Dr. Mell promised twice to quit
meddling with Capt. Minus' depart
ment, and if he had kept his prom
ise we would have had none of this
trouble and unpleasantness which is
now threatening to .tear up the Col
iege. Capt. Minus has made the same
charges all the time, interference on
Dr. Mbl's part with tthe niilitary
department of .the College. As I re
member 'the interview with Dr. Mell
in regard to his meddling with the
military part of the College, he did
not deny any of Capt. Minus' eharges
but simply .tried to justify his co'urse
in meddling with Capt. Minus' de
partment on. the ground that he was
head of the institution. That is to
say, there was no appeal from his de
ision or action. In a word, 'he was
supreme, and that no man could act
contrary to his notion of things with
out his changing the orde~r, although
the commandant had made it. Dr.
Mell is very much mistaken, if he de
lines to answer Capt. Minus' charges
and tries to dodge the issue by try
ing to lay it on 'the board of trustees.
This is simply begging -the question,
Doctor; say the charges are all true
or false. If false, say so; and let the
burden of proof rest on Minus.
As Dr. Mell is tryi.ng to make it
appear to the general public, I for
one will resent it and say Dr. Mell's
explanation does not explain. I be
lieve in fairness, equal rights to all
men and special privileges to none.
Some of us wanted an investigation,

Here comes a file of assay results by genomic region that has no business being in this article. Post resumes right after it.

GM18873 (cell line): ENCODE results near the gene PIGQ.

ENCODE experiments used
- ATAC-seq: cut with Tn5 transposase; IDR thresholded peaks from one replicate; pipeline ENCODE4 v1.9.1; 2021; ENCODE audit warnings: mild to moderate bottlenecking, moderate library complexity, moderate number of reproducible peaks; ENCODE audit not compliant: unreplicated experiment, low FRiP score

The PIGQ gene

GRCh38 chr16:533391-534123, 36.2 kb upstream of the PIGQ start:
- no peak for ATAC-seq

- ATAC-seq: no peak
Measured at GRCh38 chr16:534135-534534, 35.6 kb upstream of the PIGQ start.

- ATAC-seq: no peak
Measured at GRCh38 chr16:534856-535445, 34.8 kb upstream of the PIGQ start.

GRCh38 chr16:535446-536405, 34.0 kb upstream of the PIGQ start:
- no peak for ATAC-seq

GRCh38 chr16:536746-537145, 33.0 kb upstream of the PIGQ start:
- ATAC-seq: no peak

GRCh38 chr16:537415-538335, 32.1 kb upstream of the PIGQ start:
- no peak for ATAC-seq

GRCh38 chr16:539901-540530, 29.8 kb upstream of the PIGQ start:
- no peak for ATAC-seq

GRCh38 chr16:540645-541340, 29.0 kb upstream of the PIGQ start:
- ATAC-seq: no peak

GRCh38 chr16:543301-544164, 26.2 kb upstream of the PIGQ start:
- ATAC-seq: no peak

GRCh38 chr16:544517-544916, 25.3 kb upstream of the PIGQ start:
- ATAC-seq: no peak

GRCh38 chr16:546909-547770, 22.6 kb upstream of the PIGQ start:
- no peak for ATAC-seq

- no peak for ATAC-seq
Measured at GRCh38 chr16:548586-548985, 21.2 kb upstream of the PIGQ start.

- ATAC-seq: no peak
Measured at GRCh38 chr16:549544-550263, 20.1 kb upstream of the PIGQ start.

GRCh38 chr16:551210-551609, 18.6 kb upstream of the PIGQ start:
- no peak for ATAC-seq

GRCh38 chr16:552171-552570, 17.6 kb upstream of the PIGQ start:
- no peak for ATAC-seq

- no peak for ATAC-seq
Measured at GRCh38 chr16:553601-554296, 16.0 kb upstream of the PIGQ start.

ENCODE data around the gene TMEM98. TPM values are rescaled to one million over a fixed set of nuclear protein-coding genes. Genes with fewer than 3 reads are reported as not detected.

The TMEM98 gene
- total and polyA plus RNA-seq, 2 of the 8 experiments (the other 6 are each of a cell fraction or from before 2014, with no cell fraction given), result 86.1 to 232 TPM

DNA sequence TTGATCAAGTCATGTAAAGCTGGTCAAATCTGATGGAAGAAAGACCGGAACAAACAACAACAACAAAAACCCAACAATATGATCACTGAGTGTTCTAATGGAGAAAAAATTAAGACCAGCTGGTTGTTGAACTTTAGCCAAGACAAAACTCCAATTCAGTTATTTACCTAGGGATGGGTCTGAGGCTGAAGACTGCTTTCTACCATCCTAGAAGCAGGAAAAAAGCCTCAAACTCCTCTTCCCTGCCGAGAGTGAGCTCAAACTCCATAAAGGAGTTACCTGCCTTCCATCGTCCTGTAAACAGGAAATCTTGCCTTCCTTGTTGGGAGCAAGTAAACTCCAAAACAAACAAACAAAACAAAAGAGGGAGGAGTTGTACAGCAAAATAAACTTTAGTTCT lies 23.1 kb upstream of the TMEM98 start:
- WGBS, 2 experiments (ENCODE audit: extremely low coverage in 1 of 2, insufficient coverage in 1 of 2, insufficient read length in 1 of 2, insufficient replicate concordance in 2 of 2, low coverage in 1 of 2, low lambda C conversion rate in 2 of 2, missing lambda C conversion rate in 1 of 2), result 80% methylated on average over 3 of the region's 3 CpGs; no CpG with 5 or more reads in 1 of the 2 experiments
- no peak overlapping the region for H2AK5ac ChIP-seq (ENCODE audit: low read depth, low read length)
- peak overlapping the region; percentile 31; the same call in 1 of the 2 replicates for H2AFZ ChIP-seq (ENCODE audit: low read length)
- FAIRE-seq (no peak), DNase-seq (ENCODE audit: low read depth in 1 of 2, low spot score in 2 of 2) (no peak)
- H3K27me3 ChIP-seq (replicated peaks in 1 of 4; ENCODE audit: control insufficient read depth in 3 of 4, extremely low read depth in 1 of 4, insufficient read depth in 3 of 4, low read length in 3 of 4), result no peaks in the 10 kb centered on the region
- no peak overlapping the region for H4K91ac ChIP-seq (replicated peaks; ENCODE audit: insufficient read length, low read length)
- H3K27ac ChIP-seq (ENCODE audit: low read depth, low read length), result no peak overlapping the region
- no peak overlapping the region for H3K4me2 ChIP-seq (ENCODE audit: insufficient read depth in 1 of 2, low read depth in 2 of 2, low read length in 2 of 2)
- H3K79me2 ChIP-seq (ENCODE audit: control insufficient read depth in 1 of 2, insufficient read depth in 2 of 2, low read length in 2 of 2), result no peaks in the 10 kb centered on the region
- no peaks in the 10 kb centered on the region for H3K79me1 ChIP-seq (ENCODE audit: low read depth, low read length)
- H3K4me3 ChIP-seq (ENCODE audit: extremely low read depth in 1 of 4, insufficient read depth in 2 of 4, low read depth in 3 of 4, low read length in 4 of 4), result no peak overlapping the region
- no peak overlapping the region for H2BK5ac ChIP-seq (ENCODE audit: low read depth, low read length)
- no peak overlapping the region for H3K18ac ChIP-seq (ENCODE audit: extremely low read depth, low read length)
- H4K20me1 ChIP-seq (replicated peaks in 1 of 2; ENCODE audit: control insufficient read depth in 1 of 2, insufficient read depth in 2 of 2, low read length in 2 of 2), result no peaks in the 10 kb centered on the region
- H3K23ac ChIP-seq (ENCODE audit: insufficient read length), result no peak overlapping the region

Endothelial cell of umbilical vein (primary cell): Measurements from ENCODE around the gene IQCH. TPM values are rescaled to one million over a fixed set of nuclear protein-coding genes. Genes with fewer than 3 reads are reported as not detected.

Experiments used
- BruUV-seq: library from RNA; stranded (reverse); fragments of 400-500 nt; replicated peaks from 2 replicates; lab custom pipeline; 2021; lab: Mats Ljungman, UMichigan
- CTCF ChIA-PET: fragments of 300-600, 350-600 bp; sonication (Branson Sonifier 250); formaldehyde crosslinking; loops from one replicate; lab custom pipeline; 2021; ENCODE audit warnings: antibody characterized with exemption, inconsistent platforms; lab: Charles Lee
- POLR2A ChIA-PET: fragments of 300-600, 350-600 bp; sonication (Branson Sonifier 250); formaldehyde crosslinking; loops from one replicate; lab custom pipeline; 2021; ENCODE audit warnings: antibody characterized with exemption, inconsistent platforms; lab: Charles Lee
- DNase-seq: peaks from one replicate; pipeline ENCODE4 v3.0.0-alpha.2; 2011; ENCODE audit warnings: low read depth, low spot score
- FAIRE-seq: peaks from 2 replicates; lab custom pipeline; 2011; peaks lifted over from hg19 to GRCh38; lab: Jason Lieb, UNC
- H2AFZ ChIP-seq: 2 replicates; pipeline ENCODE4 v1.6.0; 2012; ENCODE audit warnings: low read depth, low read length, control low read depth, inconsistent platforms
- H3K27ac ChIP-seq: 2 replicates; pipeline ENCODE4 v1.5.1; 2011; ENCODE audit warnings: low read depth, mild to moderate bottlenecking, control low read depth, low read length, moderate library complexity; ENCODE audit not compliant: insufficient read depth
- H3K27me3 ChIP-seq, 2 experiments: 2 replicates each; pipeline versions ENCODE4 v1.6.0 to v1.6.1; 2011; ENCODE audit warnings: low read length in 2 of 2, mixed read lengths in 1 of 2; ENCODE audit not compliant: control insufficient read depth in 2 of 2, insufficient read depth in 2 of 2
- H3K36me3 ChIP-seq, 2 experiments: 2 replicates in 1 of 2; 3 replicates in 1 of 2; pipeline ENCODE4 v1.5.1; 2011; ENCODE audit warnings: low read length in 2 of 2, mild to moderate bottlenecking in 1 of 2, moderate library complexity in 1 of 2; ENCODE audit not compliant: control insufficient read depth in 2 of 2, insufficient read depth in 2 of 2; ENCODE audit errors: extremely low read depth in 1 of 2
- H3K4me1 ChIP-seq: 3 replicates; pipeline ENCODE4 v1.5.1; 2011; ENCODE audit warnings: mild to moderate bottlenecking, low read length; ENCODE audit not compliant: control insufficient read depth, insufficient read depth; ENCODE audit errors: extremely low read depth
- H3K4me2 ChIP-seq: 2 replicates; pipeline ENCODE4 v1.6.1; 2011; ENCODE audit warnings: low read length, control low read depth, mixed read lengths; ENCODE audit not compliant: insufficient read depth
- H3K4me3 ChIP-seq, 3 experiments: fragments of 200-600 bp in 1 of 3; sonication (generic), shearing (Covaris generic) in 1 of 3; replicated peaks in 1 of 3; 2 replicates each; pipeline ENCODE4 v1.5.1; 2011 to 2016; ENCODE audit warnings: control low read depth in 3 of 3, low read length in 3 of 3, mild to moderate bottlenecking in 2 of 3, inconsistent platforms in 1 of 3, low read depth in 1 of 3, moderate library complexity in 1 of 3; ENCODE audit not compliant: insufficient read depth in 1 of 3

but from w'hat I could see when the
eharges were made Dr. Mell did not
want an investigation, a-nd in my
judgment he is not anxious for it to-.
day. No man who is innocent is afraid
of an investigation. Had I been in Dr.
\ell 's place all the board could not
have prevented it, on 'the conditiona
if it was not granted. they would
hare to accept my resignation, and
vot tried to dodge the issue by lay
'n the hlame on 'the board of trus
tees, by saying they 'had investigated
the administration when they had not.
And no one knew this better than
Dr. Mell. and Capt. Minus has done
th only thing .a gentleman could do
ander existing conditions.
I ask the public to 'hear what Coin
nandants Sirmeyer and Clay have
aid, or have to say, on this point. Did
:hey not have the same charges, and
nake them to Dr. Mell? and was not
his interference on Dr. Mell's part
:he cause of both of them leaving
lemson College? What furt'her evi
lene. gentlemen, will the public de
nand ? We have the combined eri-'
lence of three men from the war de
>rtment, all testifying on the same
oint. Are they not suffient to eon
:inee the most incredulous. Nowv as I
ce it. the best thing for Dr. Mell to
o is to resig'n as president of Ciemi
onf College, for the criticisms and
Uares that are against him will be
omuch for the president of any
great institution to carrv.
In my judgment, Dr. Mell is over
loaded and cannot measure up to the
responsibilities that have been laid
upon him, and I am not quite sure if
one or two of the faculty ought not
to do the same thing, for the sake of
peace and prosperity in Clemson